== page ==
Sacred Dying: a journal review

Once upon a time, Christians had a good deal to say about dying well. Saints of old (e.g. Augustine, Polycarp, Thomas More, Thomas Aquinas, etc.) had a good deal to about death, as did Anglican Divine, Jeremy Taylor, in his classic, Holy Dying. But our age is an era characterized more by the denial of death than any thoughtful preparation for it. We spend our days distracting ourselves from our own mortality. I’m now past forty, and statistically as close to death as I am to my birth, but I still think of myself as on my journey to self-actualization, not on my way to the grave. I’m more likely to contemplate the death of a character on my current Netflix binge-watch then I am to prepare for my own demise.

Sacred-Dying-JournalMegory Anderson, Ph.D., is the founder and director of the Sacred Dying Foundation in San Francisco. She is a theologian, scholar in comparative religion, an author and educator. She has created the Sacred Dying Journal: Reflections on Embracing the End of Life, a journal that includes inspirational quotes, and question prompts, designed to help us reflect on aging, sickness, time, our legacy, and making arrangements to be laid to rest (e.g. our funeral and burial plans).   

The book is divided into four sections: Caring for the Body and the Soul, Sacred Dying in Time and Space, Legacies, and Honoring the Body/Commending the Soul. Because this is a journal and not a book. Anderson doesn’t prescribe a particular response from us. Instead, her questions, probe and are designed to help us clarify our own beliefs about life, death, the afterlife, and what we leave behind.

As such, this journal (or workbook) is appropriate for anyone, regardless of religious tradition or stage of life. We are all going to die. I appreciated looking through this and reflecting on where I want my life to end up.  Nevertheless, those who more readily sense death within his bending sickle compass come, either from age or because of some terminal diagnosis, will find this journal a helpful resource for preparing for death.  I give this four stars.

Notice of material connection: I received a copy of this book from Paraclete Press in exchange for my honest review.

Open Heart Surgery to Open Heart Life: a book review

Struck is Russ Ramsey’s story of his brush with death. He was struck with a bacterial infection which destroyed his mitral valve, the heart valve which prevents backflow in the left ventricle of the heart. He required open-heart surgery and gained a new perspective through his struggle with sickness, depression, chemical addiction to painkillers, a brush with death and his recovery.  As a father of four, pastor of Christ Presbyterian Church in Nashville and author he reflects on how his brush with mortality affected his family and his faith.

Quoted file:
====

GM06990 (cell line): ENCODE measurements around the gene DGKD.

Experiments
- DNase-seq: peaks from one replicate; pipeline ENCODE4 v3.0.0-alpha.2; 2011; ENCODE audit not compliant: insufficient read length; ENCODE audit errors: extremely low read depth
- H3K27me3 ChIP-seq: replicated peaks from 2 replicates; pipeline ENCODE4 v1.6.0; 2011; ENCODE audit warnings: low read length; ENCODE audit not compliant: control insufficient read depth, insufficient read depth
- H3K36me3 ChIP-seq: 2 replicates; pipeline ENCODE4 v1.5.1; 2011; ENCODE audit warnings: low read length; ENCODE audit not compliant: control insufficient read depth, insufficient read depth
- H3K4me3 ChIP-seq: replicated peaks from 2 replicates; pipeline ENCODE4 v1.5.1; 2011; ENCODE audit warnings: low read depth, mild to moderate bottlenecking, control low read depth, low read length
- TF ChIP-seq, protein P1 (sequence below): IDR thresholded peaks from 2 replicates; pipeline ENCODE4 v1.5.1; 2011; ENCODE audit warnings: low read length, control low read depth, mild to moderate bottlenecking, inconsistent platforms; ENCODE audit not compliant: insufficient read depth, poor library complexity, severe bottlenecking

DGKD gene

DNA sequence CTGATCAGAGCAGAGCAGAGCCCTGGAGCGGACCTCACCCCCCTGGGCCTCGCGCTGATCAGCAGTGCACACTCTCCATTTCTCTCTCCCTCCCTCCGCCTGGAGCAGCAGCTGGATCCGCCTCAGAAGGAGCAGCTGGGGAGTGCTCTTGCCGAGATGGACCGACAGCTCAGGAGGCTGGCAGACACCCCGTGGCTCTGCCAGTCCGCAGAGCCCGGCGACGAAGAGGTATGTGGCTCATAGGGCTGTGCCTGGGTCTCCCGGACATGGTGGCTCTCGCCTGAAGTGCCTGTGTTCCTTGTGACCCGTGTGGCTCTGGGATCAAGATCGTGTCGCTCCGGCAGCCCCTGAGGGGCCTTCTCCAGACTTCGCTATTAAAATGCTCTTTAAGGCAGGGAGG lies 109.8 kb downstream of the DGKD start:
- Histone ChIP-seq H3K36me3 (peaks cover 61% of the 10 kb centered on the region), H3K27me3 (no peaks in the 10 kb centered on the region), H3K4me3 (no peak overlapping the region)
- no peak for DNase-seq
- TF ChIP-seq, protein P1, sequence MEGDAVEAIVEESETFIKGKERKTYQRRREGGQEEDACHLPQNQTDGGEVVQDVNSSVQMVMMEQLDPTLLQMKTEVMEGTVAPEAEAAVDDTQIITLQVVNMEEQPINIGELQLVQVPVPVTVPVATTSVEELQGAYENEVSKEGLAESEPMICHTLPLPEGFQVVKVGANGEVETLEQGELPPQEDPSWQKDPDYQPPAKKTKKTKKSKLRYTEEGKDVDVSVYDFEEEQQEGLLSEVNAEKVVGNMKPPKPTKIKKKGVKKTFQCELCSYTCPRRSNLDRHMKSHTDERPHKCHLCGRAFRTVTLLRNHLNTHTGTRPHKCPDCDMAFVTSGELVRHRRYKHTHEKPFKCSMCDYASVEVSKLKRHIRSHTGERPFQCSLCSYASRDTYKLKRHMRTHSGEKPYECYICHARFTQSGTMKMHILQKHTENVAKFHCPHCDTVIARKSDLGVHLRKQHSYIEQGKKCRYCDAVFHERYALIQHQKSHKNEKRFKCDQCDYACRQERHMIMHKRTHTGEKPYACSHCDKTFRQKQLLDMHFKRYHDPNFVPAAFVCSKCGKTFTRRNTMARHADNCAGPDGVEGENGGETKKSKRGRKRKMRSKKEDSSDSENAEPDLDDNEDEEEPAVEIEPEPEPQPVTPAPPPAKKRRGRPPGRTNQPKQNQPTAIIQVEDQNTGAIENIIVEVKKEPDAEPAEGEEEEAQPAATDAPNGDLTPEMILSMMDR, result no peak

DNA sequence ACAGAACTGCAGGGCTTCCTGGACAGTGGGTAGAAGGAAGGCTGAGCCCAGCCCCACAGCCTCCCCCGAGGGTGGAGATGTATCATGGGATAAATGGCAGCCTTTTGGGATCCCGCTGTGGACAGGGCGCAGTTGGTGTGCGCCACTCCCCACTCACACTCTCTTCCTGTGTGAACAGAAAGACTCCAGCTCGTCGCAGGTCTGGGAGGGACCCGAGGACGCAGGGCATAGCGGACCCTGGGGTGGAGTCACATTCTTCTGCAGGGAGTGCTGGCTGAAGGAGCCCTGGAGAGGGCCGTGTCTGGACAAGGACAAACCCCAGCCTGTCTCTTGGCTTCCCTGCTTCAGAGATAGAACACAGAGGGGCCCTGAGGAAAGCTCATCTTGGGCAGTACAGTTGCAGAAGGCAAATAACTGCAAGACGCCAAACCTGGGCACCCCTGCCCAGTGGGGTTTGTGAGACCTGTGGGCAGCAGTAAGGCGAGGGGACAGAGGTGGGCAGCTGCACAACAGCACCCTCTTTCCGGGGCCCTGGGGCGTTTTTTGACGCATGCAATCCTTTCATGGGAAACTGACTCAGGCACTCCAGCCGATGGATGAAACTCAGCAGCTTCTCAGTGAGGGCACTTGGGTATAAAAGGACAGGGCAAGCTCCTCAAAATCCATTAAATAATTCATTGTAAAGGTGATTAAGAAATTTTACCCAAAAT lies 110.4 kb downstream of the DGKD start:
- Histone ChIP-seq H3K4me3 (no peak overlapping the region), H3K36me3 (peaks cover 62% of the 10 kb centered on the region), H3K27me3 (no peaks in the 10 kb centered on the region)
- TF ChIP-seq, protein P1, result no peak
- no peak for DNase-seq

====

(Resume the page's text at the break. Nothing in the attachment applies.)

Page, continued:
4494Ramsey’s story unfolds in four acts. Part one describes the affliction, his diagnosis, operation and first month of treatment. Part two, Recovery, explores month 2-5, the early days of recovery, depression, and rehabilitation. Part three, Lament (months 6-22) describes Ramsey’s movement back into the ministry of soul care, with fresh insights and empathy from his own struggle. Part 4, Doxology,  shows death and suffering swallowed up in hope and praise, as Ramsey looks ahead to life and resurrection. An afterward, written by Lisa Ramsey, Russ Ramsey’s wife, tells of her journey as she stood by her husband in sickness, diagnosis, surgery, and recovery. There are ways in which her afterward is my favorite part of the book because she refuses to make a ‘life lesson’ out of her husband’s infirmity. She marks the time as significant and is grateful for the ways God sustained them. It is enough.

I love memoirs because they open up the reality of another’s experience. I appreciate Ramsey’s sometimes raw honesty and the way his diagnosis enabled him to forge deep friendships with and offer hope to co-strugglers (like Barbara, a woman he and his wife knew dying of cancer). There is no sentimentality here. There is pain, grief, depression, loss and sadness. There is also an enduring faith. Ramsey opens up about the depths of his experience. He underwent open heart surgery and learned to live open-heartedly.  I give this book four stars.

Notice of material connection: I received a copy of this book from IVP in exchange for my honest review